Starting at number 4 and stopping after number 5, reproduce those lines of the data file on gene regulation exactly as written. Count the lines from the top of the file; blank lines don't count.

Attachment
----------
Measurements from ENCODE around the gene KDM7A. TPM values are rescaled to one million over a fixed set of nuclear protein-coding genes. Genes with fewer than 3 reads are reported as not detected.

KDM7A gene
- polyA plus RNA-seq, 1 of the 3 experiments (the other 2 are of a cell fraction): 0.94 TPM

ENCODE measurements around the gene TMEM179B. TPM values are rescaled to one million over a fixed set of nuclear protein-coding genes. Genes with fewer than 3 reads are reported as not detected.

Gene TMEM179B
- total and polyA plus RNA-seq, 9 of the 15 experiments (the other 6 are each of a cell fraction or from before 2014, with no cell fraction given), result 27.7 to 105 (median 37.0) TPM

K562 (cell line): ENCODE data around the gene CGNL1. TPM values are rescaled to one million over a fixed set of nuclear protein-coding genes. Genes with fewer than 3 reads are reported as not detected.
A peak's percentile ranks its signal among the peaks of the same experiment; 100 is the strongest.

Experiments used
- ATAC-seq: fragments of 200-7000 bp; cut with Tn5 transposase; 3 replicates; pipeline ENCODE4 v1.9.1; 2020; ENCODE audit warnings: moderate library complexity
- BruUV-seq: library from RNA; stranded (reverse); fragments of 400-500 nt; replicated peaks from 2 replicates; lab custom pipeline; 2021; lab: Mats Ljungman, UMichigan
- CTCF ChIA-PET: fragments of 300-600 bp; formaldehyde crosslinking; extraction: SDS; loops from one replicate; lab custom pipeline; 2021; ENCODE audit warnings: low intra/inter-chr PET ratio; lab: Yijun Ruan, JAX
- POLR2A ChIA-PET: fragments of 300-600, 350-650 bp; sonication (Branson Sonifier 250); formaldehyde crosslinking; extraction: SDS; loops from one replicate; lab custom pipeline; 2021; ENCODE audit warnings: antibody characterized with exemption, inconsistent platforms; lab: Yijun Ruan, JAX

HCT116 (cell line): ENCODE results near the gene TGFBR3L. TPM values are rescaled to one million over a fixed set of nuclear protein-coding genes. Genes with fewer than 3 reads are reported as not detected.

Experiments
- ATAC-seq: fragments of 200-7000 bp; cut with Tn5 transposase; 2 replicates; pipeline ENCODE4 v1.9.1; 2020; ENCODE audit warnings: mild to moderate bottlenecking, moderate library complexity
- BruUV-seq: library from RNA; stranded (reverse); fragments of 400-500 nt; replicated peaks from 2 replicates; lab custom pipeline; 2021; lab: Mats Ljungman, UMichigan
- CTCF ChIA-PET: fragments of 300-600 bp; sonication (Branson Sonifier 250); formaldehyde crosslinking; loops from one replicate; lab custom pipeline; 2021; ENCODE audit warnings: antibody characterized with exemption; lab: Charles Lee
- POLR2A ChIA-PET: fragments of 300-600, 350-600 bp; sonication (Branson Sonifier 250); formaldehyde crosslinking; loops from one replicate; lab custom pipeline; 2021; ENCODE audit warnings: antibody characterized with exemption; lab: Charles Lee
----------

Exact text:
ENCODE measurements around the gene TMEM179B. TPM values are rescaled to one million over a fixed set of nuclear protein-coding genes. Genes with fewer than 3 reads are reported as not detected.

Gene TMEM179B